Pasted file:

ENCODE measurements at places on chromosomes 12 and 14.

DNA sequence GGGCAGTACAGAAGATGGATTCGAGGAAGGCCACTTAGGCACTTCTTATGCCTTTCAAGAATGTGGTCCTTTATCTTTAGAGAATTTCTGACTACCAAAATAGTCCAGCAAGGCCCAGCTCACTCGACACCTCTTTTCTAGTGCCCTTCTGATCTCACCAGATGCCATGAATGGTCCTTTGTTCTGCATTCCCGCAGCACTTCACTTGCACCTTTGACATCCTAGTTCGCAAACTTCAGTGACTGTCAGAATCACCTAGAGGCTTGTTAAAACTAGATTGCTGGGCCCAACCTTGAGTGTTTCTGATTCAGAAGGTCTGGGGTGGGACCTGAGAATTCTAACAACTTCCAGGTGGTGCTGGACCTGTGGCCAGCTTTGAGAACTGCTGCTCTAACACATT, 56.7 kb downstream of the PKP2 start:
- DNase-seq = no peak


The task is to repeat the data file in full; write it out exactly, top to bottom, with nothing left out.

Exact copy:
ENCODE measurements at places on chromosomes 12 and 14.

DNA sequence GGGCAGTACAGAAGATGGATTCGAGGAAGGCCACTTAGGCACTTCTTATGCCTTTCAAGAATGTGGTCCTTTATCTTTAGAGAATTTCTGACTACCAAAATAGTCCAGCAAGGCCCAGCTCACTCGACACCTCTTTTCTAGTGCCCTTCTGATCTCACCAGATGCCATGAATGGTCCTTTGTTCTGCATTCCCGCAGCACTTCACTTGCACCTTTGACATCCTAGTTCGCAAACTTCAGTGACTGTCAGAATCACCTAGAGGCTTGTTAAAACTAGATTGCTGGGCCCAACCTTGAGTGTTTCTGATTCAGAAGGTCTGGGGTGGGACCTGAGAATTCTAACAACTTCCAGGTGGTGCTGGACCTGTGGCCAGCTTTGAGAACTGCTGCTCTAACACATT, 56.7 kb downstream of the PKP2 start:
- DNase-seq = no peak